Interestingly enough I have had surgery on left ankle (just a general clean up), and the mobility of my left ankle is significantly less than my right. I will start working on my knee-to-wall drills. I will also do some work on my piriformis, although at the moment things are still sore and I might wait another few days before I start, as it hurts if I move around too much.

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#8

Pangy, if I’d been there I’d have carried you.

My worst ever back injury had me so crippled, to go from lying on the sofa to standing I had to roll off the sofa onto my face, push myself up into a quadraped position, crawl to the door and use the door handle to pull myself up to standing.

Chin up, Birdy. The important thing to remember is it’s only temporary. You’ll be back in no time, and your decision to stop deadlifting will mean you stay injury free from now on so you’ll get into better shape than you’ve ever been.


#9

[quote]Yogi wrote:
Pangy, if I’d been there I’d have carried you.

My worst ever back injury had me so crippled, to go from lying on the sofa to standing I had to roll off the sofa onto my face, push myself up into a quadraped position, crawl to the door and use the door handle to pull myself up to standing.

Chin up, Birdy. The important thing to remember is it’s only temporary. You’ll be back in no time, and your decision to stop deadlifting will mean you stay injury free from now on so you’ll get into better shape than you’ve ever been.[/quote]
Thanks mate. Im almost recovered. Another 5 days or so and I should be good to go.

Although my latest injury ha even got me second guessing on if I ever want to front squat again.
:frowning:

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#10

[quote]theBird wrote:

[quote]Yogi wrote:
Pangy, if I’d been there I’d have carried you.

My worst ever back injury had me so crippled, to go from lying on the sofa to standing I had to roll off the sofa onto my face, push myself up into a quadraped position, crawl to the door and use the door handle to pull myself up to standing.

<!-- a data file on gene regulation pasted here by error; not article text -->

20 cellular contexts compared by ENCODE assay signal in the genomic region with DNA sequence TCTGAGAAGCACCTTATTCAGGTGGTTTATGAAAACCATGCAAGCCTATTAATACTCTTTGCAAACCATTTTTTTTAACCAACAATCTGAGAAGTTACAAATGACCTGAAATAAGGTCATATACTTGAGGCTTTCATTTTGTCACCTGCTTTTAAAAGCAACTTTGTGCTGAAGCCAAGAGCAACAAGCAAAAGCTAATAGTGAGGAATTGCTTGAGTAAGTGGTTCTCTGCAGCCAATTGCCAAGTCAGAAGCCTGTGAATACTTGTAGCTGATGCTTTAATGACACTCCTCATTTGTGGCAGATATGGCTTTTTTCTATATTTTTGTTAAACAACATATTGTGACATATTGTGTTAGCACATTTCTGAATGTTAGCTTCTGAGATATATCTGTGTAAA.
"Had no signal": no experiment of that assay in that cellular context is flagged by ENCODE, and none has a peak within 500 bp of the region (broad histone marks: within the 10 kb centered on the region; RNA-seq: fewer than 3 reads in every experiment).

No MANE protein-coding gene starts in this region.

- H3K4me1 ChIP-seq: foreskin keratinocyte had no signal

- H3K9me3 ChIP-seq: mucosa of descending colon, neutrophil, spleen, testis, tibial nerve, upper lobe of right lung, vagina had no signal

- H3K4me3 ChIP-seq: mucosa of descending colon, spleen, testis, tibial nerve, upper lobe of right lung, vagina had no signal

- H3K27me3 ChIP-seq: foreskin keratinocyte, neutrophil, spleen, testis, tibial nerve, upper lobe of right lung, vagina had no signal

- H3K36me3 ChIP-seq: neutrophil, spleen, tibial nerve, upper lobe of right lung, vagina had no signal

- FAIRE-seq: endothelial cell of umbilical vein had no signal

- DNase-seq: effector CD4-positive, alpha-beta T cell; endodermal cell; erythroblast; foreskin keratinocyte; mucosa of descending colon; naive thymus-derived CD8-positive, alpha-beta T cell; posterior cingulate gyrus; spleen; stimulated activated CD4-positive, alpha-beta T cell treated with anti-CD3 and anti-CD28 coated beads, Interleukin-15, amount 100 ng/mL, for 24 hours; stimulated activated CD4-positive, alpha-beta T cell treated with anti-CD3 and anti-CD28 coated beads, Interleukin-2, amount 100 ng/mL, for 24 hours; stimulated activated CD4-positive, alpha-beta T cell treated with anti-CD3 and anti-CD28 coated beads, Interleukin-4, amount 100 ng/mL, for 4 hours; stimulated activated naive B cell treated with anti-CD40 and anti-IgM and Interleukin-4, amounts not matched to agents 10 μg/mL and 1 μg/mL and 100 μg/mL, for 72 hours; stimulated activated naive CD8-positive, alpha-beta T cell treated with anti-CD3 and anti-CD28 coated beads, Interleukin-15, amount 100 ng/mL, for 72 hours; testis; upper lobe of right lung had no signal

Chin up, Birdy. The important thing to remember is it’s only temporary. You’ll be back in no time, and your decision to stop deadlifting will mean you stay injury free from now on so you’ll get into better shape than you’ve ever been.[/quote]
Thanks mate. Im almost recovered. Another 5 days or so and I should be good to go.

Although my latest injury ha even got me second guessing on if I ever want to front squat again.
:frowning:

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[/quote]

but front squatting’s the best thing ever!

I trained my legs for the best part of a year just doing:

-Dumbbell Bulgarian Split Squats
-GHR
-HIp Thrusts

You might want to consider a few weeks (months?) of doing something similar. No real load on the back with any of those movements (although careful not to hyperextend on the hip thrusts).


#11

[quote]Yogi wrote:

but front squatting’s the best thing ever!

I trained my legs for the best part of a year just doing:

-Dumbbell Bulgarian Split Squats
-GHR
-HIp Thrusts

You might want to consider a few weeks (months?) of doing something similar. No real load on the back with any of those movements (although careful not to hyperextend on the hip thrusts).
[/quote]
Sounds like a good idea!